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Blue Tones/Nature's Wonder

Blue color uniqueness.

By Akanni Adedamola Published about a year ago 4 min read

Blue is a remarkably uncommon color in the animal kingdom. While creatures display a wide range of hues and patterns, blue seems to be a rarity. However, when we do encounter a blue creature, it is truly magnificent. Nature does not hold back when it comes to blue. To understand why this is the case, we need to go into evolution, science, and the fascinating world of physics. But first, we must explore why animals have colors at all, and for that, we must turn our attention to butterflies.

Butterflies are truly remarkable creatures. As a group of moths that evolved to be active during the day, butterflies have gained an advantage: the ability to use light for communication. Butterflies, among all insects, exhibit the most vibrant and intricate patterns on their wings. And there is a good reason for this. The colors on butterfly wings convey important messages such as "I'm toxic" or "I'm a male defending my territory." However, not all butterfly colors are created equal.

If we zoom in on a butterfly wing, we can observe that the colors originate from tiny scales,this is how moths and butterflies acquire their scientific names. These scales, whether orange, red, yellow, or brown, contain pigments organic molecules that absorb all colors except the ones we perceive. For instance, black scales absorb all colors. Creatures, including butterflies, birds, and humans, do not produce these pigments from scratch they only derive them from the ingredients in their diet. Flamingos are born gray but turn pink due to the carotenoids they consume from their food, such as shellfish. Therefore, the food we eat plays a crucial role in the colors we exhibit.

However, blue is different. If you observe blue butterflies closely, you'll notice that the color appears to change as you move your perspective. It almost resembles a holographic effect. This intriguing phenomenon arises because these butterflies do not possess blue pigments as one might expect. These stunning creatures also known as Blue Morpho butterflies do not derive their blue color from a pigment instead, it originates from the shape of their wing scales, Understanding this mechanism left me in awe.

This captivating color phenomenon is a consequence of the way light behaves when it transitions from air to another material. If we were to fill these tiny gaps in the wing scales with a substance other than air, such as alcohol, the blue color would vanish. This is due to the alteration of the refractive index, which causes blue light to bend in the wrong direction. Essentially, the delicate structure responsible for filtering light would be disrupted. However, once the alcohol evaporates, the color variation reappears. Despite living in the rainforest, where encounters with water are frequent, these butterflies have wing scales made of a naturally water-resistant material, ensuring that their colors remain unaffected by moisture.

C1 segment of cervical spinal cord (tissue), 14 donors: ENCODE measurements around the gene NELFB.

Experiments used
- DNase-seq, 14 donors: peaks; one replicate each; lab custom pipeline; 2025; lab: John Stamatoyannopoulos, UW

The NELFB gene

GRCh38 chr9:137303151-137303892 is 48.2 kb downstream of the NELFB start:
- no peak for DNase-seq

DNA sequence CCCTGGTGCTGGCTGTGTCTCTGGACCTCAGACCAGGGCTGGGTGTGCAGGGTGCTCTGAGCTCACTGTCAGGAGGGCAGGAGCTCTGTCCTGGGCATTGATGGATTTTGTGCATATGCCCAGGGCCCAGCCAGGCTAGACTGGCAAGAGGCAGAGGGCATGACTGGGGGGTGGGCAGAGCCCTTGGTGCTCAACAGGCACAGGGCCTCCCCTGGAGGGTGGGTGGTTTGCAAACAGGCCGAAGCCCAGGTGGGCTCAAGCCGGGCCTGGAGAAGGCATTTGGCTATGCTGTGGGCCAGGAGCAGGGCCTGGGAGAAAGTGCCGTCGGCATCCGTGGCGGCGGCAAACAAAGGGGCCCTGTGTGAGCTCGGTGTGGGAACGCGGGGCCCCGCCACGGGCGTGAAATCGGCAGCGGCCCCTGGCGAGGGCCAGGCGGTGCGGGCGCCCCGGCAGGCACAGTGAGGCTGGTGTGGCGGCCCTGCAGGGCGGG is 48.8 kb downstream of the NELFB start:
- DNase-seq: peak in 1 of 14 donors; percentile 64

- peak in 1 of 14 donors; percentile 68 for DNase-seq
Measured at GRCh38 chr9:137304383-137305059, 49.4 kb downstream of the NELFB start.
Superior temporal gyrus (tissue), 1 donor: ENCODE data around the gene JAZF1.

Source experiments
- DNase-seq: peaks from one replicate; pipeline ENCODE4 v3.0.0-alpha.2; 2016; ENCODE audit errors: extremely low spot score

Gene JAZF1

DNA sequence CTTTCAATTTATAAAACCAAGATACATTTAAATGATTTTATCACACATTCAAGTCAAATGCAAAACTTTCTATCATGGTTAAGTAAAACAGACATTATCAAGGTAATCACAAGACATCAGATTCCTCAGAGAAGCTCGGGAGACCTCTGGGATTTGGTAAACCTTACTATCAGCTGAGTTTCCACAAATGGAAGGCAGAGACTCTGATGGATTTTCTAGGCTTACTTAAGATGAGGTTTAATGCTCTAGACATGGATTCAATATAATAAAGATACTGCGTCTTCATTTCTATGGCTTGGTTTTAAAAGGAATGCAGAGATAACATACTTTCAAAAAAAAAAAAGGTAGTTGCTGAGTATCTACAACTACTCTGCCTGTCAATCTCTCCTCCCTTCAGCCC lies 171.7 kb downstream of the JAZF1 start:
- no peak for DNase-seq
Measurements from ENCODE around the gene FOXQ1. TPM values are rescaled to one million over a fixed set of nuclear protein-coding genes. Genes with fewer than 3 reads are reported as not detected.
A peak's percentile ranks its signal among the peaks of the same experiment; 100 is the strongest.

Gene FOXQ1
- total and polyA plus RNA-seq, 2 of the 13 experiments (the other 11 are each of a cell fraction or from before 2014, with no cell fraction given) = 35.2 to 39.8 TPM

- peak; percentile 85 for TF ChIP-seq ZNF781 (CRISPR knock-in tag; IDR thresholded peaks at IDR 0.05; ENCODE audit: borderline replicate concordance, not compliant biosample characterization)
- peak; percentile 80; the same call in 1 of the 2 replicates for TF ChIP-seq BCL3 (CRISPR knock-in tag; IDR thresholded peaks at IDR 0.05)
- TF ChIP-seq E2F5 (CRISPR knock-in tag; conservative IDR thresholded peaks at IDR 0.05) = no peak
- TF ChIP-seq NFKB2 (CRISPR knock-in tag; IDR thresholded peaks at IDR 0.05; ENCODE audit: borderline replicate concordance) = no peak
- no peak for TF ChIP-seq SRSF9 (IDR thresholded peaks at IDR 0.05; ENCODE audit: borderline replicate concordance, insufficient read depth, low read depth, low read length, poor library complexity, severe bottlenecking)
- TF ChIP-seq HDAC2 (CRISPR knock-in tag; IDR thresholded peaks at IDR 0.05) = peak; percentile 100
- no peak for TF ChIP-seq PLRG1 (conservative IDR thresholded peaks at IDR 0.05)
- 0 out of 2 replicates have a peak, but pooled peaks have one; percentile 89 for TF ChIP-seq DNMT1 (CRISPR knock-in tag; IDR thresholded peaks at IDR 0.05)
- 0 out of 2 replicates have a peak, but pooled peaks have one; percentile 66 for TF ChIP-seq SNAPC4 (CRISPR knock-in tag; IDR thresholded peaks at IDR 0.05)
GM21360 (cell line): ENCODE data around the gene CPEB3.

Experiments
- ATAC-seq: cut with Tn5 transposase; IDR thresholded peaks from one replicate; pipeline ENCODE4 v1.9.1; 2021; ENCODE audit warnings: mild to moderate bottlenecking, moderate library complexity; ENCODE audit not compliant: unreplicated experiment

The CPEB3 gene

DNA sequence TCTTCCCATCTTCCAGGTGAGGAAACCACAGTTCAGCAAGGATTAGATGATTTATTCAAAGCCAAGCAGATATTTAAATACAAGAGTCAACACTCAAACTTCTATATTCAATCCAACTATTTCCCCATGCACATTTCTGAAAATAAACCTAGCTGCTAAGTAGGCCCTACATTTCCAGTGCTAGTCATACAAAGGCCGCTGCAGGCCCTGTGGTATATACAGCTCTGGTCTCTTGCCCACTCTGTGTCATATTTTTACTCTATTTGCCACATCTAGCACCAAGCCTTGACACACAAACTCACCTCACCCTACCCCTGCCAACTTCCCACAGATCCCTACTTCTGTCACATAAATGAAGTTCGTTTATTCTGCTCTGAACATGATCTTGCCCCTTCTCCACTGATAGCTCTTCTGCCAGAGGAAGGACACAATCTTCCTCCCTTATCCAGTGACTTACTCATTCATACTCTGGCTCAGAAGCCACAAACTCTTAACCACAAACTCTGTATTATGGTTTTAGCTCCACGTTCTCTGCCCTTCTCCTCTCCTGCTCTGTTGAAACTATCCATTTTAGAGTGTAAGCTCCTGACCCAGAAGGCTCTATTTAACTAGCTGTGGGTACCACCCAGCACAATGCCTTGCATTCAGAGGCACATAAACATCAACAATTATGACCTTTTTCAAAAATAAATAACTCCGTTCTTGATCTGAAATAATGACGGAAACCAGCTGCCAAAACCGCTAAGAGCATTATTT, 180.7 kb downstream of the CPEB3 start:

Similarly, in the case of peacock tail feathers, it is not the presence of a pigment that produces the blue color. Instead, the organized arrangement of light-reflecting patterns, resembling a crystal, intensifies the brightness of the blue color when viewed from specific angles.

Even in the animal kingdom, the color blue is not produced by pigments alone. For example, the blue appearance of certain primates is a result of the interaction and interference of light waves with structures in their skin. Astonishingly, even our own blue eyes derive their color from intricate structures, rather than pigments.

When we venture beyond the ocean, where the bluest creatures reside, we find that their vibrant colors are created by microscopic structures, each unique in its own way. Notably, no vertebrate—whether bird, mammal, or reptile—has been found to produce a blue pigment on its body. In fact, the olive-wing butterfly is the only known species to have cracked the code for producing genuine blue pigments. Blue, as a color in nature, remains extraordinarily rare.

So why is nature's blue primarily formed through intricate structures rather than pigments like other colors? Scientists who study color have put forward a compelling theory. Birds and butterflies, at some point in the past, evolved the ability to perceive blue light. However, they had not yet developed the means to produce that color pigmentally. If they could, it would be a transformative leap, This would open up new possibilities for communication and survival. However, creating a blue pigment from scratch would require inventing new chemical pathways, which could not be easily added to their genetic makeup. Instead, evolution found it easier to subtly alter the shape of their bodies at the microscopic level, harnessing the principles of physics to generate the color blue. In essence, they solved a chemical problem through ingenious engineering.

What captivates me about this phenomenon is that these colors have intrigued curious minds for centuries. Observing peacock feathers through some of the earliest microscopes in the 1600s, spurring scientific exploration that continues to this day. The study of color is not only fascinating from a scientific perspective but also because it reveals the profound beauty of the natural world.

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    AAWritten by Akanni Adedamola

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